paving-garden-path

How To Laying and Paving a Garden Path in 8 Easy Steps

7 Step: Grouting And Vibrating

paving-garden-path

Now fill in the path. To do this, spread some crushed stone evenly over the path and work it in with a broom diagonally toward the joint. You do this to prevent the bristles from getting stuck in the joints and pulling out the chippings. Grouting prevents weed growth and shifting of the stones. Remove the residue with the trowel and wipe the path thoroughly before vibrating.

Carefully drive the vibrating plate back and forth along the path so that the stones settle. In between, check with the level that everything is straight. Then tap the first and last rows of stones with a soft hammer. Then fill the joints a second time with crushed stone. Sprinkle the chippings over the path, moisten them with water and work them in with a broom. The water will help compact it and wash away the rest of the path. For individual joints where there is still a lot of air, press the chips with your fingers. Then sweep the path thoroughly and finally clean it with a garden hose or watering can.

8 Step: Laying The Edging

Finally, beautify the edge of the garden path by laying the sod on the back support. Lay the sod on top of the edge, making sure that it rests against the edge of the stones. Finally, cut the overhang of the sod with the router.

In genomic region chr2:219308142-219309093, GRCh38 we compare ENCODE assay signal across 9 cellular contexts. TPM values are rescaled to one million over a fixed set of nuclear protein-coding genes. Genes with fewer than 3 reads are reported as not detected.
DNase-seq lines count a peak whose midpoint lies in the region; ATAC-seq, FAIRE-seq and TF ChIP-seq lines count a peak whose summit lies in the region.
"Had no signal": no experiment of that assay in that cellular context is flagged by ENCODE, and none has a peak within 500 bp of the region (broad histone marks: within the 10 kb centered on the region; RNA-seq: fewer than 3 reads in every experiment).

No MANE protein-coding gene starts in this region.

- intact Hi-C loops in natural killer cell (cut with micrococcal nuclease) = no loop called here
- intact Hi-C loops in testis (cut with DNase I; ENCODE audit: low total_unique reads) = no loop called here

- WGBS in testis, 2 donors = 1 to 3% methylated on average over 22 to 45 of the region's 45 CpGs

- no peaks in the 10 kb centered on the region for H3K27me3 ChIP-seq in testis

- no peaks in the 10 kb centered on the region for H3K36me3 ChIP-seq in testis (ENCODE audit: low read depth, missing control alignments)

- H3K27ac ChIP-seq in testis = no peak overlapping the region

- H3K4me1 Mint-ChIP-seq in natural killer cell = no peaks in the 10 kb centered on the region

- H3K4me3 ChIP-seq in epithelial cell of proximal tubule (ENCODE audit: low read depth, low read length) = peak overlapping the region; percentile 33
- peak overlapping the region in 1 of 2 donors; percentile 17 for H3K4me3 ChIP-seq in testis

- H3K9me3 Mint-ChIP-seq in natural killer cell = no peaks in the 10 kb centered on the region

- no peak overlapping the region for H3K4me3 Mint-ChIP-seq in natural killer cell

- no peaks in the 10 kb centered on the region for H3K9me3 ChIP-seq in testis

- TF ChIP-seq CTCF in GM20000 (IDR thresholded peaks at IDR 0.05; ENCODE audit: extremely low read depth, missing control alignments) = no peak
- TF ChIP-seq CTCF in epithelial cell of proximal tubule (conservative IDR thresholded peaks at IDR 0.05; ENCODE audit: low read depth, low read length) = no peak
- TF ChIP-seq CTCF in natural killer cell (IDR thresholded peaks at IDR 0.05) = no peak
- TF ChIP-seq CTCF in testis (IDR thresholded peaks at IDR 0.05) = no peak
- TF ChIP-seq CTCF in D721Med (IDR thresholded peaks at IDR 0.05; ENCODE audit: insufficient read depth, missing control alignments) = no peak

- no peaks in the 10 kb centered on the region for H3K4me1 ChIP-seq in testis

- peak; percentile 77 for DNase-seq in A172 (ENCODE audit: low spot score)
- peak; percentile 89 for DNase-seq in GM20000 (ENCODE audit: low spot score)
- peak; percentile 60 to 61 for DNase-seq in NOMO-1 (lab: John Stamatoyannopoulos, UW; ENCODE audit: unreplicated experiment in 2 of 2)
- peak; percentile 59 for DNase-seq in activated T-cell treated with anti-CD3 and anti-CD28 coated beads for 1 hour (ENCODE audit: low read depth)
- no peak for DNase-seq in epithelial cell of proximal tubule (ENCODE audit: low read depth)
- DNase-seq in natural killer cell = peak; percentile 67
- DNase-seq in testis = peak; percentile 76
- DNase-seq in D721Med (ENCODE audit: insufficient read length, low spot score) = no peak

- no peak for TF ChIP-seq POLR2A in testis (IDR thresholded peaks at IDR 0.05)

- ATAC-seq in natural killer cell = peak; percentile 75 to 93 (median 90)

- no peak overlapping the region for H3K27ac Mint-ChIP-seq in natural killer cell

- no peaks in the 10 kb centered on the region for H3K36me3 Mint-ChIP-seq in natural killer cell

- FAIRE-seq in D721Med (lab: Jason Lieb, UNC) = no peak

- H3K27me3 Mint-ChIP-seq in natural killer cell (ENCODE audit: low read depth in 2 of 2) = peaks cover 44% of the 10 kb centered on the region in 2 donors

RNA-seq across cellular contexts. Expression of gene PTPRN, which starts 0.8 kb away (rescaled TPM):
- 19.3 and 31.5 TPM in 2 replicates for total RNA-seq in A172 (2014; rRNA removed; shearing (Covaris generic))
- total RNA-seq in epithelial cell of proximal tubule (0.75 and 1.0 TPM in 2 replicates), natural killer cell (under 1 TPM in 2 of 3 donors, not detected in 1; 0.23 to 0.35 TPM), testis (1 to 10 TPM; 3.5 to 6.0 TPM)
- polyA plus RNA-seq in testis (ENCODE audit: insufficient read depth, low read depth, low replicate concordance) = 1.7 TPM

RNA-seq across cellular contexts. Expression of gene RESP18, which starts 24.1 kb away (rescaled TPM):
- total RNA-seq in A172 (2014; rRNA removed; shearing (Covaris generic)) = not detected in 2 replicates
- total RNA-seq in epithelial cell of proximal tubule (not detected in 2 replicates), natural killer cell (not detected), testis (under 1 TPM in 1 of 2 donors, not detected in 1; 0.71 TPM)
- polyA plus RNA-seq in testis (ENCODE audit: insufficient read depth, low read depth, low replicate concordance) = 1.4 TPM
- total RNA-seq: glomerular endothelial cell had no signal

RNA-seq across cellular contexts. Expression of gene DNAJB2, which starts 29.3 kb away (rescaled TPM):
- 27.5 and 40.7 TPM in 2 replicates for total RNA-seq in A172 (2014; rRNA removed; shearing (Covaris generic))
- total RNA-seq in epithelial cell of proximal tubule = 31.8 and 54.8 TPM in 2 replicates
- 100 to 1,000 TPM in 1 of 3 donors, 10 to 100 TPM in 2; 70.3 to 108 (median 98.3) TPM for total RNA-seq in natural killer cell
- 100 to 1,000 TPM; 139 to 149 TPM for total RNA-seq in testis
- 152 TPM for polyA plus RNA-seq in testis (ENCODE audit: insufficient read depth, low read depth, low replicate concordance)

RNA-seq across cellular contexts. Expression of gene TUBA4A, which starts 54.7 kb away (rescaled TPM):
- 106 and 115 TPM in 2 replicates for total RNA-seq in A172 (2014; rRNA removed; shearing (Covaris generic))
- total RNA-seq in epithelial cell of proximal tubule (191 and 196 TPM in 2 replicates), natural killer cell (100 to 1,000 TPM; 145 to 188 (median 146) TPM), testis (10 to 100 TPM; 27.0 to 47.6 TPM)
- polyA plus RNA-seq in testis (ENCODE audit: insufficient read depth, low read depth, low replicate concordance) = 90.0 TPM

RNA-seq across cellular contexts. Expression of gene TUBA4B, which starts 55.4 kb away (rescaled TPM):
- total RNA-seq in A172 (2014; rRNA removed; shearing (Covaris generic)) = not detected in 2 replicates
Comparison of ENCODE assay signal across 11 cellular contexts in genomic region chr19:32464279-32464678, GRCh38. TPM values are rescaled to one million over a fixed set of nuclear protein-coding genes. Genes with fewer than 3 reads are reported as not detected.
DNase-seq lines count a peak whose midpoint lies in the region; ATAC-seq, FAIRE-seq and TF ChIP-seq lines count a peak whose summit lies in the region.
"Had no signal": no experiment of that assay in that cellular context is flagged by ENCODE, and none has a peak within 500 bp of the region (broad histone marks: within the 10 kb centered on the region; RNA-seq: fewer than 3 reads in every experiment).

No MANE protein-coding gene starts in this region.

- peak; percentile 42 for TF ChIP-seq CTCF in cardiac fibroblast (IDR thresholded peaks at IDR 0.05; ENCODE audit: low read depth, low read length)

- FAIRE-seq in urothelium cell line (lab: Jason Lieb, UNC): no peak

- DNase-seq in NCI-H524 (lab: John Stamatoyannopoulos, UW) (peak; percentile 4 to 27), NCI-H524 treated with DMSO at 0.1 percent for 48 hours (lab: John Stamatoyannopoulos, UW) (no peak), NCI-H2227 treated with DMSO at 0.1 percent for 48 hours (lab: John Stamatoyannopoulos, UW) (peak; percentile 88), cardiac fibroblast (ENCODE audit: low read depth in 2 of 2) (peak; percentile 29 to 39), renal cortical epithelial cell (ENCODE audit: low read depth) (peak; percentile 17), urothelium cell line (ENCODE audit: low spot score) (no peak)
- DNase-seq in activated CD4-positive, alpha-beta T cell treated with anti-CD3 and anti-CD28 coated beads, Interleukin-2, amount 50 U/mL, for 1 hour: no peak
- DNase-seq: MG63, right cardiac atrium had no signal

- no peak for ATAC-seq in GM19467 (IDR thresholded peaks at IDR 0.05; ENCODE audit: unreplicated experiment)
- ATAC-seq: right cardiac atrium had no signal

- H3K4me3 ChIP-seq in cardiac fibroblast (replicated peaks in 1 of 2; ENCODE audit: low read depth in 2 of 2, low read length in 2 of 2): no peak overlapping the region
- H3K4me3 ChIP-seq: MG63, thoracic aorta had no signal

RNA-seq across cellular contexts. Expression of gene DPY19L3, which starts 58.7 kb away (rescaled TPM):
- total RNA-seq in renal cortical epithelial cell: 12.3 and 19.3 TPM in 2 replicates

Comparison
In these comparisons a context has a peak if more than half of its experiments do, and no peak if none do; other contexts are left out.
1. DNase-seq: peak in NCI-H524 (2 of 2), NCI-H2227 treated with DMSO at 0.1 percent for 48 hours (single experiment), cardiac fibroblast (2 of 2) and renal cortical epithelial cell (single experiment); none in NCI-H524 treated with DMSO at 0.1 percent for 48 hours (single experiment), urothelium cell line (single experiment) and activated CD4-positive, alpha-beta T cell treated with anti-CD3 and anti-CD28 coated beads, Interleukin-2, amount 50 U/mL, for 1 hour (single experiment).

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What You’ll Need For Your Project :

    • Forest marker spray
    • Gravel
    • Chippings (2 mm to 5 mm)
    • Pavers
    • Mason’s twine
    • Cord iron
    • Pipe pulling
    • Board
    • Chalk
    • Wooden pallet
    • Garden Concrete
    • Bucket
    • Sponge
    • Broom
    • Spade
    • Shovel
    • Folding Rule
    • Vibratory plate
    • Wheelbarrow
    • Level
    • Straightedge
    • Screw Clamp
    • Hand mixer
    • Angle grinder
    • Trowel
    • Soft hammer
    • Watering can

Other Materials For The Garden Path

In addition to a paved path, there are other options for constructing a garden path. When choosing the material, your first consideration should be the future load on the path and, of course, your visual preferences for the garden design.

Gravel paths are less durable than paved garden paths, but they fit well into the garden design. You can also choose a combination of gravel and flagstones – that way you will always have a solid surface thanks to the flagstones, but you don’t have to give up the look of gravel.

Tip: How to build a garden path with gravel, gravel honeycomb, and profile slabs, read our video tutorial on the subject.

An ideal option for laying paths in natural gardens is bark mulch. However, garden paths made of this natural material are not designed for daily use or heavy loads. On the other hand, they fit particularly well into the natural atmosphere of the garden and are generally less expensive than paved paths.

Garden paths made of gravel or bark mulch are also ideal for laying around flower beds. That way, you always have a firm foothold when working in the garden, without having to build a garden path – and such a border is also visually appealing. If you need a tips how to maintenance and clean a pavers here the tips to clean pavers. Find a more interesting article about small backyard patio ideas and read laying patio slabs cost if you want to know the cost of laying patio and saving tips for laying patio.

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